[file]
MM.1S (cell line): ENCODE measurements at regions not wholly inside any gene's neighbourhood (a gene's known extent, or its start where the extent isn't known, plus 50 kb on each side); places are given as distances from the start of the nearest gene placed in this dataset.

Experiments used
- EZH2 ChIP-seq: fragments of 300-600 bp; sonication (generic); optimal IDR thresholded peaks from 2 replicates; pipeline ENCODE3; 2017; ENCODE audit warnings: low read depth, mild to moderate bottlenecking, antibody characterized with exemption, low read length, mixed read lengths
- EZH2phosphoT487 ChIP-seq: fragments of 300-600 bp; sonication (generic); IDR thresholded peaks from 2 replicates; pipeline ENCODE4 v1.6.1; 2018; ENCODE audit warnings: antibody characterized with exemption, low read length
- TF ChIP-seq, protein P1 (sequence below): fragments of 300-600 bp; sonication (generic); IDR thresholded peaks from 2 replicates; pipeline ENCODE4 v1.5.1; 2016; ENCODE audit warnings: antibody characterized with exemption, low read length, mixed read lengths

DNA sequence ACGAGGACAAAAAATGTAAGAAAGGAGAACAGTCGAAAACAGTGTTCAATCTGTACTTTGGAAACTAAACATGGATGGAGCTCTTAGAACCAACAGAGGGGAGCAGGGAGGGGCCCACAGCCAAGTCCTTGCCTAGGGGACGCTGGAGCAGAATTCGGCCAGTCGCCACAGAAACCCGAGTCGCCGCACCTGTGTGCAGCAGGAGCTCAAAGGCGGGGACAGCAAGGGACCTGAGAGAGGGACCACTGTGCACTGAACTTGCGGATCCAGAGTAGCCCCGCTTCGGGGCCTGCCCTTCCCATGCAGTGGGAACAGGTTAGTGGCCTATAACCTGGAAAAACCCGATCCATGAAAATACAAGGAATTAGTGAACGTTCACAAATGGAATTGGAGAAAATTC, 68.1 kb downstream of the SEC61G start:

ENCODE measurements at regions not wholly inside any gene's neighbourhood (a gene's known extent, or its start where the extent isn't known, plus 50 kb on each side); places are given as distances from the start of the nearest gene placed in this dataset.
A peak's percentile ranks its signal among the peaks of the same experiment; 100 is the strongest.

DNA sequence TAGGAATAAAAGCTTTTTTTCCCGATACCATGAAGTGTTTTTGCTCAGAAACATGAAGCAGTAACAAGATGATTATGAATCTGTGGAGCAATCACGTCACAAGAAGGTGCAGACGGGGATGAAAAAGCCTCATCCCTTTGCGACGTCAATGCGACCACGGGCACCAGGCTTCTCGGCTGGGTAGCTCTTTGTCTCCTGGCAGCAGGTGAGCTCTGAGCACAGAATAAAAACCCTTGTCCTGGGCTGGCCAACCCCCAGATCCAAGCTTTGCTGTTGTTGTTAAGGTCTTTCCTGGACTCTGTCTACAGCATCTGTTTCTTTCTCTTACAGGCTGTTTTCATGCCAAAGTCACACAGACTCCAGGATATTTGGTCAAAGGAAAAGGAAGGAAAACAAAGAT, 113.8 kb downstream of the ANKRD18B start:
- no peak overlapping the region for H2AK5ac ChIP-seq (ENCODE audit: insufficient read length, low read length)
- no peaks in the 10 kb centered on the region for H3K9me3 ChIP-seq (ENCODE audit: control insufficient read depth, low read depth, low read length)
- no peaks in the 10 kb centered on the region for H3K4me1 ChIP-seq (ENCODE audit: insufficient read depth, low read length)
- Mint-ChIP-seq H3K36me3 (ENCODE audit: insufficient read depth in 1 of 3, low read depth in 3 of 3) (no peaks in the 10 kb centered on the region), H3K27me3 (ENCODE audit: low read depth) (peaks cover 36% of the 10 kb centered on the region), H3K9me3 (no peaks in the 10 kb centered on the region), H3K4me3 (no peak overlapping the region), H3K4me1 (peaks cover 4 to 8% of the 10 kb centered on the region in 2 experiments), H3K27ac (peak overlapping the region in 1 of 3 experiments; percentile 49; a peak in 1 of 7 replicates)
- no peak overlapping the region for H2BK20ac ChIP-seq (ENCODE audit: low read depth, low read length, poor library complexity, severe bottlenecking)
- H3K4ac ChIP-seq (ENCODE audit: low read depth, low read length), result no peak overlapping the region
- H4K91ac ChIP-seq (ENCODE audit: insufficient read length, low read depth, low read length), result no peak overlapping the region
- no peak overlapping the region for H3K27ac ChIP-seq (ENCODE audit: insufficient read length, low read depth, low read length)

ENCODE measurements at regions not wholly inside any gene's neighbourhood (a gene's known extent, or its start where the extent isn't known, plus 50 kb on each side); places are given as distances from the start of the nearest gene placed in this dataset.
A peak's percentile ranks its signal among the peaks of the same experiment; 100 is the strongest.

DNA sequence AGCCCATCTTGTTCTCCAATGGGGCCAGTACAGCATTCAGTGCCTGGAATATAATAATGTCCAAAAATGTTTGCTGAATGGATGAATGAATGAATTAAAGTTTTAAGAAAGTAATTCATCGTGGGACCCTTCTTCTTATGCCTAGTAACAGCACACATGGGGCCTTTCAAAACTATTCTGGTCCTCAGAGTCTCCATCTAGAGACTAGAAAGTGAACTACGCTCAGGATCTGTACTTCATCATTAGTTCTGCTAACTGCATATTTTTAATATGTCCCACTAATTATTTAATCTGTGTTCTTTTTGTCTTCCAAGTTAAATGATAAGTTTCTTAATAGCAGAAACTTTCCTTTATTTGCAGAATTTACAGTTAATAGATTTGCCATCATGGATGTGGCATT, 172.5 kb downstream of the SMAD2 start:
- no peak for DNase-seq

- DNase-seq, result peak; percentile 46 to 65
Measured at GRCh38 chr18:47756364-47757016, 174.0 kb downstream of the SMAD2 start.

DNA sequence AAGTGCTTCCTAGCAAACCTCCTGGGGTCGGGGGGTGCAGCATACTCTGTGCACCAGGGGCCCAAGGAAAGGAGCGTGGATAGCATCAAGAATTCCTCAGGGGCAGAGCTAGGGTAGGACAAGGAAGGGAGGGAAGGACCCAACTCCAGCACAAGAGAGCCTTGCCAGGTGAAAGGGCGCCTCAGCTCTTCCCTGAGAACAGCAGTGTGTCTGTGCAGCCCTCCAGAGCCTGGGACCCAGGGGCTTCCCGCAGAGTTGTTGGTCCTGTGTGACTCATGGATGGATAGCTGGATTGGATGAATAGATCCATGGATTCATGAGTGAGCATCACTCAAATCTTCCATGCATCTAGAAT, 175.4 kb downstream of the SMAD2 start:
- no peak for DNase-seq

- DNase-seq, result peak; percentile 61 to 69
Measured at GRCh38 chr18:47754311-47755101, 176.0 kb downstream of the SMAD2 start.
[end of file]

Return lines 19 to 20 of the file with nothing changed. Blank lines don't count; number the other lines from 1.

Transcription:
A peak's percentile ranks its signal among the peaks of the same experiment; 100 is the strongest.

DNA sequence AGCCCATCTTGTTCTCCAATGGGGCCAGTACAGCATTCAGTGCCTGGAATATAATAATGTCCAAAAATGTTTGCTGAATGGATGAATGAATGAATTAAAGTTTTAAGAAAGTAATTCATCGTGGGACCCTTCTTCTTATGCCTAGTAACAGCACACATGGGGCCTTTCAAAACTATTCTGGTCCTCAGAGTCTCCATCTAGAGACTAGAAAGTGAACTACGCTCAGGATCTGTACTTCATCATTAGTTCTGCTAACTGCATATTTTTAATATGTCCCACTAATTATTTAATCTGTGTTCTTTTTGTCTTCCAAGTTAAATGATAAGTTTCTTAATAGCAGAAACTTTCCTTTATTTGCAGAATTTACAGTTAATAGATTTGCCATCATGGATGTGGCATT, 172.5 kb downstream of the SMAD2 start: